"Rolling shutter effect" on today's video devices

Aug 19, 2005
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I do not own a dedicated video camera any more, I have a cheapish dash cam and also have my DSLRs and iPhone 8. The dash cam and phone have issues at night with lightning- and I usually only use the DSLRs for still photography. Do the newer 4K video cameras exhibit the same issues with night lightning? What about the higher end wide angle action cams like GoPro and newer phones like the S10 or iPhone XS? Thanks for any insight.
 

Dan Robinson

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Unfortunately almost everything is using CMOS chips these days, with rolling shutter a given. The lone exception are the BlackMagic Ursa cameras which at the moment are the only prosumer models offering 4K with a global shutter. They are cinema cameras though that use DSLR lenses, and there have been a lot of complaints about banding and noise with them in low light. There have been rumors of more global shutter 4K cameras being developed, but to my knowledge none have hit the market yet. Rolling shutter effects for lightning is actually worse than HD with most of today's 4K cameras, with 2 to 4 splits in the image common instead of the typical 1 with a HD camera.
 
If you can manually adjust shutter speed and ISO in video mode, what's the best way to minimize rolling shutter cutoff effects? I notice rolling shutter effects are always present with quick flickering lightning at night (no setting will fix it), but the bigger brighter bolts often come out okay during the day. Maybe it's because they're positive flashes with a single long-lasting return stroke rather than the typical flickering negative CG that usually gets cut up.

I'm not really sure how CMOS rolling shutter works though. Does the sensor scan a single frame over the same amount of time regardless of shutter speed? In video mode the shutter speed seems to refer to how long an individual point on the sensor is on, not the time it takes to scan the whole frame. Scanning the entire frame at a speed faster than the framerate seems desirable in terms of capturing lighting without splits (though more quick flashes will be missed), but I'm not sure how to force the camera to do this.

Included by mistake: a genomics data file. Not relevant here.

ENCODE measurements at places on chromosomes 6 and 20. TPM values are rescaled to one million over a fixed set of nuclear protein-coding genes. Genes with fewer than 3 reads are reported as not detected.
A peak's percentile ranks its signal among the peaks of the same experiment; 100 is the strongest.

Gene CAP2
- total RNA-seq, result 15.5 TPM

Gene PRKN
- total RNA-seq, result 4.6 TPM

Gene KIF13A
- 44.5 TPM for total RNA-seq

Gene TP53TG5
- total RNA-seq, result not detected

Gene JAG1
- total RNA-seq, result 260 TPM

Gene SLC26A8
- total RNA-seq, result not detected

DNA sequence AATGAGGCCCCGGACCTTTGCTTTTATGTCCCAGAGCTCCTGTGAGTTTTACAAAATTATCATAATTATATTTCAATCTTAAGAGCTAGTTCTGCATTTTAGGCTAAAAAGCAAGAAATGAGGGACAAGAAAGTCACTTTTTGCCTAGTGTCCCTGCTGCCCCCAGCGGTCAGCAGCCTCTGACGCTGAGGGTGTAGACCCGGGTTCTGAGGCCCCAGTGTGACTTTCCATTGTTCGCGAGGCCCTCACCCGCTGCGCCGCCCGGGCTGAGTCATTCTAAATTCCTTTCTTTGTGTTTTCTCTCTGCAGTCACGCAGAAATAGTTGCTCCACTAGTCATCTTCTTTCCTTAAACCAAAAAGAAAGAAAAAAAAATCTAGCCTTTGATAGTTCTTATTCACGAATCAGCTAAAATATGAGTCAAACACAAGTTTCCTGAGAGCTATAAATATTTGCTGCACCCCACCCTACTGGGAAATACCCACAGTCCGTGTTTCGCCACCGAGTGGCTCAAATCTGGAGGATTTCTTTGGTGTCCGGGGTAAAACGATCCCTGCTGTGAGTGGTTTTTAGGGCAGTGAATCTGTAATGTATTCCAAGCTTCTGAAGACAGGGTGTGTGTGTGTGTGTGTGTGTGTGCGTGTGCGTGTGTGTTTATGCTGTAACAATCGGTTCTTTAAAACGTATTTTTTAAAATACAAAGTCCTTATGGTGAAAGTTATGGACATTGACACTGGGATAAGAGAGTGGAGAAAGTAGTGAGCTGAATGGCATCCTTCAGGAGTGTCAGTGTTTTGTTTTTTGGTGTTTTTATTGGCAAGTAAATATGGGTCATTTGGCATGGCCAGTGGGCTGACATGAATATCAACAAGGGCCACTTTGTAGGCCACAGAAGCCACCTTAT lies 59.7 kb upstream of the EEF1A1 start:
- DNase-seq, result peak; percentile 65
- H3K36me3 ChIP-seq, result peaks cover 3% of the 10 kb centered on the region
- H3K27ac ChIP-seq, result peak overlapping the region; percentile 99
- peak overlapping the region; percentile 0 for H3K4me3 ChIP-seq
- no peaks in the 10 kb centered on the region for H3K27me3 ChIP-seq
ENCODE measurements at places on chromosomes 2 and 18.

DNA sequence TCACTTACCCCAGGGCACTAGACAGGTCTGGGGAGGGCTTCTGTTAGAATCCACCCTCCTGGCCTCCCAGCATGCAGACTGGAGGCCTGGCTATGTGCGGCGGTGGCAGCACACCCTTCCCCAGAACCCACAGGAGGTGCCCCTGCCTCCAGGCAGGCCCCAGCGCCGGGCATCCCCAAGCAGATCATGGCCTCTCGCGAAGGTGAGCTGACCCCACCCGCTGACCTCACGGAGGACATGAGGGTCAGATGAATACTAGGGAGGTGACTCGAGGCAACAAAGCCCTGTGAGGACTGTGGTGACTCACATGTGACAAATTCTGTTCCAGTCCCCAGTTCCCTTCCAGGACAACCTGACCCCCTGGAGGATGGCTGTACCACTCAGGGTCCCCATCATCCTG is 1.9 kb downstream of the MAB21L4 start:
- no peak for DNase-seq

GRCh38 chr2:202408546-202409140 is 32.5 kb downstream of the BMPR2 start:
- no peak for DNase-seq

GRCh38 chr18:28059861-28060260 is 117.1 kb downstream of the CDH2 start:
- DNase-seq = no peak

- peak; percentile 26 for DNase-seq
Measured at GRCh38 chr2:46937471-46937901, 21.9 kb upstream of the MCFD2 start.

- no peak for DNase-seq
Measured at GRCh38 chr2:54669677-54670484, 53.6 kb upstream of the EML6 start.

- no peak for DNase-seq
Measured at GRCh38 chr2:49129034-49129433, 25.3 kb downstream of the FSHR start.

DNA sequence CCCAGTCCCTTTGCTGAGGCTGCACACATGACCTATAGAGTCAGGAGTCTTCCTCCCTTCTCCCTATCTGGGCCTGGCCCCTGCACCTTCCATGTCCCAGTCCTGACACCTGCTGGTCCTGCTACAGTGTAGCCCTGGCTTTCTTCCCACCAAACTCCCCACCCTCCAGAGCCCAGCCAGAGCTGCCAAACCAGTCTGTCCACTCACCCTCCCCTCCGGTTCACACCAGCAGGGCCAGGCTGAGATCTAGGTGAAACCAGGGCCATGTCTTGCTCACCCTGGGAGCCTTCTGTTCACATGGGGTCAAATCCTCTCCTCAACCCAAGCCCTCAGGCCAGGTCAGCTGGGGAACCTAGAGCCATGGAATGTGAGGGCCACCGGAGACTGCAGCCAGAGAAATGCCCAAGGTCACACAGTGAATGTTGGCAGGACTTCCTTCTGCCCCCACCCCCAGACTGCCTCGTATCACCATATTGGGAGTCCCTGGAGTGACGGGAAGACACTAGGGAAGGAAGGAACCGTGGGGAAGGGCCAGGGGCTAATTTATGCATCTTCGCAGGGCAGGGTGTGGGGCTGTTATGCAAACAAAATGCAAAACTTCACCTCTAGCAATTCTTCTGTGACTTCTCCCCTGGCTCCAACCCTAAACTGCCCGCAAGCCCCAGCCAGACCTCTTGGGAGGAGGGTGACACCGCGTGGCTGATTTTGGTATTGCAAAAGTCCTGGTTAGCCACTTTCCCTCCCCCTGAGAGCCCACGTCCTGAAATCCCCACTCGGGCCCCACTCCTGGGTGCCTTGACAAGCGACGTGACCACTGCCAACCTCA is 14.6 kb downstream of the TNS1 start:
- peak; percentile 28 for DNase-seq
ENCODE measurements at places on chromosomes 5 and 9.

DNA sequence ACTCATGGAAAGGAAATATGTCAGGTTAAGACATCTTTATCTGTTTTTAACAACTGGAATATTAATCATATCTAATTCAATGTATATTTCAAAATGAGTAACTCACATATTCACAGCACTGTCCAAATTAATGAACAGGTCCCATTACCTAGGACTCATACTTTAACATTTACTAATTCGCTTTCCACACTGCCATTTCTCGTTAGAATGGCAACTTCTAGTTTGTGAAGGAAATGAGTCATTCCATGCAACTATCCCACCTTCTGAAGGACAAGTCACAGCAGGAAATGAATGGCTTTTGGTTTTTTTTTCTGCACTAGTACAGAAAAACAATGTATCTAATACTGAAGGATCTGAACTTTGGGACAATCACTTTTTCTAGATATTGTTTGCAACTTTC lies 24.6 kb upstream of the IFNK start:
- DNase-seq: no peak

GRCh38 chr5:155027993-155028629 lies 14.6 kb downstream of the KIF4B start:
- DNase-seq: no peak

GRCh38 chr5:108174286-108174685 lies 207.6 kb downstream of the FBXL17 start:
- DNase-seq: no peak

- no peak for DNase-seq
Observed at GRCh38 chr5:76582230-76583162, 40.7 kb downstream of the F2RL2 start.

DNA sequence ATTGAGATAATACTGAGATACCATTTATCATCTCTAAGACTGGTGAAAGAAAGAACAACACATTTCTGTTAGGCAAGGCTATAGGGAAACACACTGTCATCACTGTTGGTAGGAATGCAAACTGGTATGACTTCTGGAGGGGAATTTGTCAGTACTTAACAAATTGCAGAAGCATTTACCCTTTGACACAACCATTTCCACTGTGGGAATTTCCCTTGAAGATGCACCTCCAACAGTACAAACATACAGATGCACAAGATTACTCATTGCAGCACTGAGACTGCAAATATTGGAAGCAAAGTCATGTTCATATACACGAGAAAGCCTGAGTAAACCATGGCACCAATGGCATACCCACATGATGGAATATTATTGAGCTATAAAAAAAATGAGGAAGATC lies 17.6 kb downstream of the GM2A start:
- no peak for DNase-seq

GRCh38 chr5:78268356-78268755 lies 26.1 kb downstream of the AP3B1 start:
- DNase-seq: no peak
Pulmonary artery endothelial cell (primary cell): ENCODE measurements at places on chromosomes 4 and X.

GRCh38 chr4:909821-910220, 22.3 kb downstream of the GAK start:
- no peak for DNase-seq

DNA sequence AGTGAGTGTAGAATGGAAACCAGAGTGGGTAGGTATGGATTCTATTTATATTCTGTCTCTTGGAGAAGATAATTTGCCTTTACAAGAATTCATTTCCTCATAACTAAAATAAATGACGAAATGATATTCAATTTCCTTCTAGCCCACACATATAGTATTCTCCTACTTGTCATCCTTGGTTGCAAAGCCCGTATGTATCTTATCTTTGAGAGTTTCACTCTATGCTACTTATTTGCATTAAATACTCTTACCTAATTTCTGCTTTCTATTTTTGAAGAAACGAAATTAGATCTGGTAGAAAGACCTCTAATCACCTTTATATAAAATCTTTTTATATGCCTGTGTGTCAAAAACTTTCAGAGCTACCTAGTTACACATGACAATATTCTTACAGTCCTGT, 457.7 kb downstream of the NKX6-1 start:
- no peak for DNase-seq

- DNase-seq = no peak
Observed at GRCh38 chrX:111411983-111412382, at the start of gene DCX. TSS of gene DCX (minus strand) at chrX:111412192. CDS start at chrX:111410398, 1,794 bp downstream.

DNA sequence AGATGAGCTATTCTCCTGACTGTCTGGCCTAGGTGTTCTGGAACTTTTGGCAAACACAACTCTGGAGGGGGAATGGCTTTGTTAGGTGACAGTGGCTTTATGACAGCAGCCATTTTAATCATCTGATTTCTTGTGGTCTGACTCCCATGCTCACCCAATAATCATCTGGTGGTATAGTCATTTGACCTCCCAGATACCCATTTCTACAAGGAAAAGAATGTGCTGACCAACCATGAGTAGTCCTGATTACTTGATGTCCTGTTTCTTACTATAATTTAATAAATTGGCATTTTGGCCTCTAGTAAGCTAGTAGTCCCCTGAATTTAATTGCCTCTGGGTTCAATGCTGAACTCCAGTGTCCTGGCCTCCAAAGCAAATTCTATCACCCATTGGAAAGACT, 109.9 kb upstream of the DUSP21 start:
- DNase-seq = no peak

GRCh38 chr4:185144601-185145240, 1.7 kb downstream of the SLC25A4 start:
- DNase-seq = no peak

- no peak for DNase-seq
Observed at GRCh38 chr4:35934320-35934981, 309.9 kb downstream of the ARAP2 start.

Sorry, no way to stop it without using a global shutter that captures each frame individually. CMOS exposes different parts of the sensor in different points in time. Thus, some moving subjects have a rolling effect. Lightning footage is destroyed by the effect. I did some testing for a motion picture camera company two years ago and although a global shutter will completely eliminate the "rolling effect," the problem with current global shutters is low light quality. You could use an old CCD camera, but the quality would be HD level. As soon as someone develops a 8k global shutter camera that works great in low, it's game over and photography / videography will finally merge into one fantastic camera.
 
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Sorry, no way to stop it without using a global shutter that captures each frame individually. CMOS exposes different parts of the sensor in different points in time. Thus, some moving subjects have a rolling effect. Lightning footage is destroyed by the effect. I did some testing for a motion picture camera company two years ago and although a global shutter will completely eliminate the "rolling effect," the problem with current global shutters is low light quality. You could use an old CCD camera, but the quality would be HD level. As soon as someone develops a 8k global shutter camera that works great in low, it's game over and photography / videography will finally merge into one fantastic camera.
Global shutter is probably way out of my price range. My only DSLR is a Canon EOS 6D MarkII. It makes nice bulb-shot timelapses of night lightning with it as it's good with the low light. This would be good enough for me, but in the past I had fun recording late-night storms out my garage or out the passenger side window with my little powershot S95. Quality wasn't that good, but it had a decent built-in stereo mic and global shutter. I just love the sound of thunder. Not having an accurate representation of the lightning to go along with it is a slight annoyance with the new CMOS video, but I'm not really looking to capture lightning artwork on video (stills and timelapses are for that). I know there's no way to eliminate rolling shutter. Just wondering what settings might increase the likelihood of getting full bolts. I notice footage looks better sometimes compared to others but I have no idea what it is.